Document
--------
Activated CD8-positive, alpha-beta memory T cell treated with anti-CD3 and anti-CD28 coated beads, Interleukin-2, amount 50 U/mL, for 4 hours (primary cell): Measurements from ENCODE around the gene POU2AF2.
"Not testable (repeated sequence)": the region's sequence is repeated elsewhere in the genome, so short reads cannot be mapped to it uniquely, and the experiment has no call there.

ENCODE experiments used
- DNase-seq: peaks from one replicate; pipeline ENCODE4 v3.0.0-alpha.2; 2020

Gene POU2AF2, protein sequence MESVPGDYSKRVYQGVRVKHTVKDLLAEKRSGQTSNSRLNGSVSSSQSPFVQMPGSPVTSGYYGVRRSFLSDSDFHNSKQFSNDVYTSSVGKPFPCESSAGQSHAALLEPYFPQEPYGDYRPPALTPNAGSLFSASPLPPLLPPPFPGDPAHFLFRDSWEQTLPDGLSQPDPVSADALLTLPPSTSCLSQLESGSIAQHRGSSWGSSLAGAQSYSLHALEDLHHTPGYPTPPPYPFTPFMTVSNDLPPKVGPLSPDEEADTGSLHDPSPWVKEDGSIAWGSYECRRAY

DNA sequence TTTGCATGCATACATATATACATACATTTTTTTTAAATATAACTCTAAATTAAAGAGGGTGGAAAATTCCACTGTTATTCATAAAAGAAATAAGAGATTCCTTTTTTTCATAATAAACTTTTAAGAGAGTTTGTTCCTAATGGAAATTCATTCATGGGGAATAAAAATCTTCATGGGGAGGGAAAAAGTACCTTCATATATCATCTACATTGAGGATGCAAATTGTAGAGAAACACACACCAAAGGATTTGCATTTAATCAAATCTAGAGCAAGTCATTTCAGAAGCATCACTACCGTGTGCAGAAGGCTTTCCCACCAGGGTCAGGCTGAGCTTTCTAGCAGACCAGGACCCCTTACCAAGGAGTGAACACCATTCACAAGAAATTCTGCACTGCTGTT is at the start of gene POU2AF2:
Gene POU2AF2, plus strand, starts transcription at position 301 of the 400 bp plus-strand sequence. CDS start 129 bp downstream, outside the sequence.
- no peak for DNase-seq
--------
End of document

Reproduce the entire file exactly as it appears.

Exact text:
Activated CD8-positive, alpha-beta memory T cell treated with anti-CD3 and anti-CD28 coated beads, Interleukin-2, amount 50 U/mL, for 4 hours (primary cell): Measurements from ENCODE around the gene POU2AF2.
"Not testable (repeated sequence)": the region's sequence is repeated elsewhere in the genome, so short reads cannot be mapped to it uniquely, and the experiment has no call there.

ENCODE experiments used
- DNase-seq: peaks from one replicate; pipeline ENCODE4 v3.0.0-alpha.2; 2020

Gene POU2AF2, protein sequence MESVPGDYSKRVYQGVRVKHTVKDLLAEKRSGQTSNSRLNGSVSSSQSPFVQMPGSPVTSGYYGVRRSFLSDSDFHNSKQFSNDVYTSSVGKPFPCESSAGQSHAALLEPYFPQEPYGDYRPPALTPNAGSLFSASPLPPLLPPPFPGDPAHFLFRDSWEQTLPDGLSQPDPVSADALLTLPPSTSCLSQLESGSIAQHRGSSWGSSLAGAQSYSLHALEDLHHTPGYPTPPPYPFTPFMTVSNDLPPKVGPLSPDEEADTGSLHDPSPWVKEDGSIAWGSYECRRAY

DNA sequence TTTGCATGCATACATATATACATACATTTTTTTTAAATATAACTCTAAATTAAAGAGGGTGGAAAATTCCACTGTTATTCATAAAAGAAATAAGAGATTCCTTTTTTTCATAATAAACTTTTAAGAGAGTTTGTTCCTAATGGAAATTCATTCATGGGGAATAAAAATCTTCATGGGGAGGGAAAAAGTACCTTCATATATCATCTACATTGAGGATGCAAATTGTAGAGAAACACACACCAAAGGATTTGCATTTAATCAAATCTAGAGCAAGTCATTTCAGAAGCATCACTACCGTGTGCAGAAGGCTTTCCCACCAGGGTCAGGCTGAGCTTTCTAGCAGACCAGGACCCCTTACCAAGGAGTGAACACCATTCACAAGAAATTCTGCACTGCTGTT is at the start of gene POU2AF2:
Gene POU2AF2, plus strand, starts transcription at position 301 of the 400 bp plus-strand sequence. CDS start 129 bp downstream, outside the sequence.
- no peak for DNase-seq